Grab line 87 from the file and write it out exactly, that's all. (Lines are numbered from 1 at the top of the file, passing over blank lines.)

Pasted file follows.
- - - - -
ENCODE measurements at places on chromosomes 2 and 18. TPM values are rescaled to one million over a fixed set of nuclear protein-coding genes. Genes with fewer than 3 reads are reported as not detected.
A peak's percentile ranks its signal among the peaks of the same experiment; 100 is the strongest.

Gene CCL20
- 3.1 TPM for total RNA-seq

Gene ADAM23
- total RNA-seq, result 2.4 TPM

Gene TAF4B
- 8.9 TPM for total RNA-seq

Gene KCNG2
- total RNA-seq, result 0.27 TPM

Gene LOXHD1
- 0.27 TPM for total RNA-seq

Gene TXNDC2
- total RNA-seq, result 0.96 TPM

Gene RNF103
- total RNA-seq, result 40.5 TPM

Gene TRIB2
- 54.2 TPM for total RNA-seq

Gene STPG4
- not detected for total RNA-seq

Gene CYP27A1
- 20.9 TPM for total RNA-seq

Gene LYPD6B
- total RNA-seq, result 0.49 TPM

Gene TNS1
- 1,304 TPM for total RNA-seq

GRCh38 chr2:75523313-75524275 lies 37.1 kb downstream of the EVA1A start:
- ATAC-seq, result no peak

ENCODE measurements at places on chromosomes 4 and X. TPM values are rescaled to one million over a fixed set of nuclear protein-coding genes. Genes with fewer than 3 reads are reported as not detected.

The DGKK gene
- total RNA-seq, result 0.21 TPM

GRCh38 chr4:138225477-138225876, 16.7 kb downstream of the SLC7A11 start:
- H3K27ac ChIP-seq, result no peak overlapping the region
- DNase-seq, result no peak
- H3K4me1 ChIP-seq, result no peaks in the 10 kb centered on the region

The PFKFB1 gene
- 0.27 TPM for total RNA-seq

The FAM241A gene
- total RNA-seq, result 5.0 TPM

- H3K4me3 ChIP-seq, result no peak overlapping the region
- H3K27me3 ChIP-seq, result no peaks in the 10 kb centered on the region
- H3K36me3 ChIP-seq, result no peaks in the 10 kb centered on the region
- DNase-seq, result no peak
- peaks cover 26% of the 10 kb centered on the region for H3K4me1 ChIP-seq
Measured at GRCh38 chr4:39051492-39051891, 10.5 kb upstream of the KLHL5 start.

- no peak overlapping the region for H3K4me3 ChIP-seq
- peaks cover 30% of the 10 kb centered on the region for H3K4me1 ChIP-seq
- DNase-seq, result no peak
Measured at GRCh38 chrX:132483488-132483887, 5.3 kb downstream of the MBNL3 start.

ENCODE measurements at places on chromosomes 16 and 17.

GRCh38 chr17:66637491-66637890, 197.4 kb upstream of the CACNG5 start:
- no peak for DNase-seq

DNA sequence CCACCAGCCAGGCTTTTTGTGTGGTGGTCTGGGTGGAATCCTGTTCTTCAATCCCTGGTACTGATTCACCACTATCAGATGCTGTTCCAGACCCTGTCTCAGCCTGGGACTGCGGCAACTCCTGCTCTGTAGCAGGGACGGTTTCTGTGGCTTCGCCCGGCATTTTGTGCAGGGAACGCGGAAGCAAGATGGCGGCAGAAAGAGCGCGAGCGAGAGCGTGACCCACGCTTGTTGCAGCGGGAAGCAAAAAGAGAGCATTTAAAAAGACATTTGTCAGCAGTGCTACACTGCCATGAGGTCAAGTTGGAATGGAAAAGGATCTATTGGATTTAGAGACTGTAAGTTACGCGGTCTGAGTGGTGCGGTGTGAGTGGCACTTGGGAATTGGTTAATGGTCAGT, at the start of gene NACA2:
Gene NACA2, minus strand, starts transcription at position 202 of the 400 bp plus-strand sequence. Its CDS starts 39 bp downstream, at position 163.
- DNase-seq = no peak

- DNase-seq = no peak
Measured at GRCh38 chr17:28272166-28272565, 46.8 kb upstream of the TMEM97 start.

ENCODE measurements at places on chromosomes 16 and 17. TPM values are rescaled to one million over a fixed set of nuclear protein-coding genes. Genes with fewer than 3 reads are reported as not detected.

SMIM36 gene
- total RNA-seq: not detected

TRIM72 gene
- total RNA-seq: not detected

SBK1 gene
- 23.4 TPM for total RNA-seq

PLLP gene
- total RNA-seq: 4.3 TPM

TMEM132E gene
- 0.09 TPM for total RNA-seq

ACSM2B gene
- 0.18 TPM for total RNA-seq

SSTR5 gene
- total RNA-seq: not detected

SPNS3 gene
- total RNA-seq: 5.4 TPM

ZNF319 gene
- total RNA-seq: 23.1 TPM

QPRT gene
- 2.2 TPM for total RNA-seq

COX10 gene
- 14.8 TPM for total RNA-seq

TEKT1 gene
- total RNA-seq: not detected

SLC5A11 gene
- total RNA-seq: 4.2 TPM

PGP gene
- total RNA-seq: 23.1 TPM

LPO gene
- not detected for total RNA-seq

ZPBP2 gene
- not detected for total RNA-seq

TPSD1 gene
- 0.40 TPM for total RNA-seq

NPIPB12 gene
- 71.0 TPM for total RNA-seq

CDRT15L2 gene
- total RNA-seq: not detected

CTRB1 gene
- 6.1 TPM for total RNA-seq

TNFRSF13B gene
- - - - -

LPO gene